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This year began with hope for vaccines, a new U.S. president, and generally brighter days. But the January 6 attack on the Capitol quickly tarnished our optimism, and nearly a year later we find ourselves facing a holiday wave of soaring COVID-19 infections (again) and Biden’s Build Back Better plan dead in the water. It is really no surprise, then, that the Ever Given blocking the Suez Canal became the ship that launched a thousand memes, the perfect metaphor for lockdown torpor. But the Ever Given saga also shone a light on the colossal shipping industry behind global trade, whose pursuit of profit has long wreaked havoc on laborers and the seas they sail. “If . . . the Ever Given should teach us anything,” Charmaine Chua wrote in May, “perhaps it is that something monstrous has always been at work in the operations of global capitalism.”
Although our essays about coronaskepticism and epistemological crises were among our most read of the year, it wasn’t all doom and gloom: philosophy pieces also proved popular, including essays on persuasion and pleasure. Together the essays below constitute just a small selection from our output, with this year being one of our busiest ever. In addition to our new fellowship, revamped events series, and completely redesigned website, 2021 saw us publish 38 essays on race, 29 science pieces, 37 poems, and 31 contributions to our class and inequality section—not to mention hundreds more essays across our other categories and special projects.
Be sure to check out all of these offerings across the Boston Review site. But before you do, here’s what you loved most:
Race, Policing, and the Limits of Social Science
Studying the social world requires more than deference to data. In some cases, it may even require that we reject findings—no matter the prestige or sophistication of the technical apparatus on which they are built.
Pleasure and Justice
Three new books explore the gap between sex that is good and sex that is virtuous, making the complexities of desire central to our conversations about sexual ethics.
The Ever Given and the Monstrosity of Maritime Capitalism
Two timely new books unmask the colossal shipping industry behind global trade, whose monstrous pursuit of profit has long wreaked havoc on laborers and the seas they sail through.
We Don’t Know, But Let’s Try It
For economist Albert O. Hirschman, social planning meant creative experimentation rather than theoretical certainty. We could use more of his improvisatory optimism today.
Who Is Afraid of Race?
There is a cost to advancing caste as the preeminent analytic in place of race—we lose the precision that comes with naming our affliction a problem of anti-Blackness. We mistake the map for the territory, the skin for the bones, and the bones for the skin.
Whiteness Is the Greatest Racial Fraud
The Krugs and Dolezals dominate the headlines, but they are distractions from the fraud that imperils us all: believing oneself to be white.
Keep Pride Nude
Arguments that kink has no place in a post-#MeToo Pride may appear reasonable, but celebrating public sexuality is an important step toward a future free of racism and homophobia.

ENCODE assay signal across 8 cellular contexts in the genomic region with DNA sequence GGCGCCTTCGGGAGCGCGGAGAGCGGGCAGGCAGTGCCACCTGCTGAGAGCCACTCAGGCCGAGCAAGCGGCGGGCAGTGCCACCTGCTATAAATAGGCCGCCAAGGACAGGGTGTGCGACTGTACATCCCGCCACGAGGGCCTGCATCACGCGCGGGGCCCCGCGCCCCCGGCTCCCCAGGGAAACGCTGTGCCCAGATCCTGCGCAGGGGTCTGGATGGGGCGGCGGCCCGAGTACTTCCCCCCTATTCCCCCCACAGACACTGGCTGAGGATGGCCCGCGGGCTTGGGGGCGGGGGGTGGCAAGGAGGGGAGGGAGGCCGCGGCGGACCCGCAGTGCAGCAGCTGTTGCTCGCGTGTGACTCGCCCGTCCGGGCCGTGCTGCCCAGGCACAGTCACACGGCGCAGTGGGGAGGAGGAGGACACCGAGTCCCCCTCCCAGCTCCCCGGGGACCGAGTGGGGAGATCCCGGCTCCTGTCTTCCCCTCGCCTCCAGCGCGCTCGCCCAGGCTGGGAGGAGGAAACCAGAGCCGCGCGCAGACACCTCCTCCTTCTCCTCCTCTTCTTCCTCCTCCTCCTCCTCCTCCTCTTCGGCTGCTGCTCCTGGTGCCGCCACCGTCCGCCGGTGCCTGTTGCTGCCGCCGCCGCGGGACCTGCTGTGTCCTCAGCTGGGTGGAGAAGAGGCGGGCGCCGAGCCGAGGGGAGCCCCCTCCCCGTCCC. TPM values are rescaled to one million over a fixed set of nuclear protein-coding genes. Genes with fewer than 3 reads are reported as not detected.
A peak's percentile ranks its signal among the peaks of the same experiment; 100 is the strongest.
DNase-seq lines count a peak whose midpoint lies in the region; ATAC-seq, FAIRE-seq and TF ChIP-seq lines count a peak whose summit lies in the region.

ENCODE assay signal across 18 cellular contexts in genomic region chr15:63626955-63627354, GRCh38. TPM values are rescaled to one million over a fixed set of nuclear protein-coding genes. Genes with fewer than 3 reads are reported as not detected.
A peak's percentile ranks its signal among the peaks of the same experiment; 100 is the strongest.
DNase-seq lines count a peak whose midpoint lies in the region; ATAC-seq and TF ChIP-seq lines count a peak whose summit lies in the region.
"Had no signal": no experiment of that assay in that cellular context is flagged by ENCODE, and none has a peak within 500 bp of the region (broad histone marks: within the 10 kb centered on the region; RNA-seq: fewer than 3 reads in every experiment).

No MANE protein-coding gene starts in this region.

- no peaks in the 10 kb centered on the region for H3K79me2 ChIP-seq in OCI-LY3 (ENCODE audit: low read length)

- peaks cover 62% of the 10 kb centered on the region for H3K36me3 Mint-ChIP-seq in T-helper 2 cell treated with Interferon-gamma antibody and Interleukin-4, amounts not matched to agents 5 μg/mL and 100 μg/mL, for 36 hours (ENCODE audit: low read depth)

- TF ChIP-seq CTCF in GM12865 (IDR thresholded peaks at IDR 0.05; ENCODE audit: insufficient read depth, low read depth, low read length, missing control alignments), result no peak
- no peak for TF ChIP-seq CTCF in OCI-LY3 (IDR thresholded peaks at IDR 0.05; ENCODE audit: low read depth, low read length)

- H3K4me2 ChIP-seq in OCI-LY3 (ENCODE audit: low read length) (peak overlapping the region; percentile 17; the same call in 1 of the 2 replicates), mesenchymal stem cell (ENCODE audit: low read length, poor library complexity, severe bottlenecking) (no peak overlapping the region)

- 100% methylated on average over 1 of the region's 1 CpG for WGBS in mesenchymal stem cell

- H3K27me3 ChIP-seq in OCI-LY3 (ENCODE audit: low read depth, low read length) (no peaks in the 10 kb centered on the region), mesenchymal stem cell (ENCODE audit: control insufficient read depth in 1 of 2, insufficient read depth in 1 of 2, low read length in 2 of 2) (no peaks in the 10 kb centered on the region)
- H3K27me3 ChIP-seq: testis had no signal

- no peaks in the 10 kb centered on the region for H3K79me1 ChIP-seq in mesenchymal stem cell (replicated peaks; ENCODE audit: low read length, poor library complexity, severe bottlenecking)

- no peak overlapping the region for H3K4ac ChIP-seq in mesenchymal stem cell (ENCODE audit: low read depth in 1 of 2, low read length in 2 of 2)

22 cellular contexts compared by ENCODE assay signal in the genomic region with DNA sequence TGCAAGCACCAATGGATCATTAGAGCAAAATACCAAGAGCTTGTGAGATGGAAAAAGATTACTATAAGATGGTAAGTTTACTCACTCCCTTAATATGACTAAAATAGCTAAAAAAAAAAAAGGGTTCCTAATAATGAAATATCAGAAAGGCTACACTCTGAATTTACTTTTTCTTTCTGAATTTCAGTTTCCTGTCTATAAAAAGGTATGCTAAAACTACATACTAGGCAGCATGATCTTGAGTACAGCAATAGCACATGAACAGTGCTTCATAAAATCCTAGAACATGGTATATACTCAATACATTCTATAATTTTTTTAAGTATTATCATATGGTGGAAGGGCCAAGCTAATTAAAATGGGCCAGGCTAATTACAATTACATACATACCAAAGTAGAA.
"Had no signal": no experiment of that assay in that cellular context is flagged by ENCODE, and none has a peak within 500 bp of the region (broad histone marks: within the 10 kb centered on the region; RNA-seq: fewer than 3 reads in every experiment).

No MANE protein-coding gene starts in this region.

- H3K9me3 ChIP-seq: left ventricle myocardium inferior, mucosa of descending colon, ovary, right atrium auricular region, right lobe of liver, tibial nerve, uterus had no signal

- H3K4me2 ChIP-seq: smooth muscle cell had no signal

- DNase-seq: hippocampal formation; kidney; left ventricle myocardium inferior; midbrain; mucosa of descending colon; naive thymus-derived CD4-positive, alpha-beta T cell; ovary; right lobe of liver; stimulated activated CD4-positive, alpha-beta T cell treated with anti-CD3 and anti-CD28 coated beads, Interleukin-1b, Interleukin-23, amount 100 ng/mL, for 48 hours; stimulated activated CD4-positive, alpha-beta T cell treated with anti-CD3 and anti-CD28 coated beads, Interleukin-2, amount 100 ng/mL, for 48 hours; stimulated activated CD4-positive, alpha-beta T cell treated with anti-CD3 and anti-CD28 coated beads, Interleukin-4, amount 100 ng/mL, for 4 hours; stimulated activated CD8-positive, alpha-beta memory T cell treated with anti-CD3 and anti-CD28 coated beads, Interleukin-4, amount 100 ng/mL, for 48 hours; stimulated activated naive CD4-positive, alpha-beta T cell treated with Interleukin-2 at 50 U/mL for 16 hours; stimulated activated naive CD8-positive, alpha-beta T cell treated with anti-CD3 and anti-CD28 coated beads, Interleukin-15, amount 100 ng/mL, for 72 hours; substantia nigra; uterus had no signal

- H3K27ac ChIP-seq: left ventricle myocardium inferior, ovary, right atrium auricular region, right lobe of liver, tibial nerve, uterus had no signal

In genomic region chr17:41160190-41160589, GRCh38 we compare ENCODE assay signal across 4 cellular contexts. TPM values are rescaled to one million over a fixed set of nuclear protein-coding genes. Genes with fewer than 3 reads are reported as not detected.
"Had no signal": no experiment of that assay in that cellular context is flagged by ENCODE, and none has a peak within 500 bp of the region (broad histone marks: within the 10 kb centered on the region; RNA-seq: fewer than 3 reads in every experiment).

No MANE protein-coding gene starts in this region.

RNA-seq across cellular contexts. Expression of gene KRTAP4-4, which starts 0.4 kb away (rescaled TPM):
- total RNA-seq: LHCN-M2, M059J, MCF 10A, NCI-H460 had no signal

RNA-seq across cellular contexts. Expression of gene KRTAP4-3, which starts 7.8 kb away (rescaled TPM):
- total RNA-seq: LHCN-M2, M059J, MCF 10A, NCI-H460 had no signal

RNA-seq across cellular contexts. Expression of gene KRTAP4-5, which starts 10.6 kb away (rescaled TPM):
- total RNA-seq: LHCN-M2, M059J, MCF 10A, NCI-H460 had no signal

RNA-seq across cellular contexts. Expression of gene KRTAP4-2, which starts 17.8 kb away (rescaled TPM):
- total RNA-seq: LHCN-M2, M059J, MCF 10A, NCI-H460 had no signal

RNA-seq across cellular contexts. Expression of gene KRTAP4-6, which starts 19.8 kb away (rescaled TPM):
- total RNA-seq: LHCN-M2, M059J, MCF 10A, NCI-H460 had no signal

Joseph J. Fischel
Why Neoliberalism Needs Neofascists
The neofascist assault on democracy is a last-ditch effort on the part of neoliberal capitalism to rescue itself from crisis. The only solution is a decisive retreat from globalized finance.
The United States Is Not “a Nation of Immigrants”
Celebrations of multiculturalism obscure the country’s settler colonial history—and the role that immigrants play in perpetuating it.
The Value of Truth
At a time of anxiety about fake news and conspiracy theories, philosophy can contribute to our most urgent cultural and political questions about how we come to believe what we think we know.
Michael Patrick Lynch
The Radical Promise of Human History
A sweeping new history of humanity upends the story of civilization, inviting us to imagine how our own societies could be radically different.
Conspiracy theories like QAnon are ultimately a social problem rather than a cognitive one. We should blame politics, not the faulty reasoning of individuals.
The World of Edward Said
Attempts to cast Said as the consummate New York intellectual miss the point that his milieu was one of global, and specifically Palestinian, anticolonial struggle.
Knowing takes radical collaboration: an openness to being persuaded as much as an eagerness to persuade.
Beyond the Nation-State
Sovereign states have been mythologized as the natural unit of political order. History shows how new they are—and how we can think beyond them.
Coronapolitics from the Reichstag to the Capitol
Defying conventional political labels and capitalizing on widespread distrust, a range of new movements share the conviction that all power is conspiracy.
William Callison & Quinn Slobodian
An Antiracist Agenda for Medicine
Colorblind solutions have failed to achieve racial equity in health care. We need both federal reparations and real institutional accountability.
Bram Wispelwey & Michelle Morse
Why Cornel West’s Tenure Fight Matters
I wrote letters for West’s hire and renewal at Harvard. The school’s administrators completely miss the point of tenure.
Robin D. G. Kelley
The War on Critical Race Theory
Turning a blind eye to the realities of racial injustice, the highly orchestrated right-wing attacks cast a body of scholarship about race in the law as a great threat to American society.
David Theo Goldberg
The Long-Term Safety Argument over COVID-19 Vaccines
Concerns about long-term side effects have helped fuel vaccine hesitancy. An immunologist explains why we can be confident in vaccine safety.
Andrew L. Croxford
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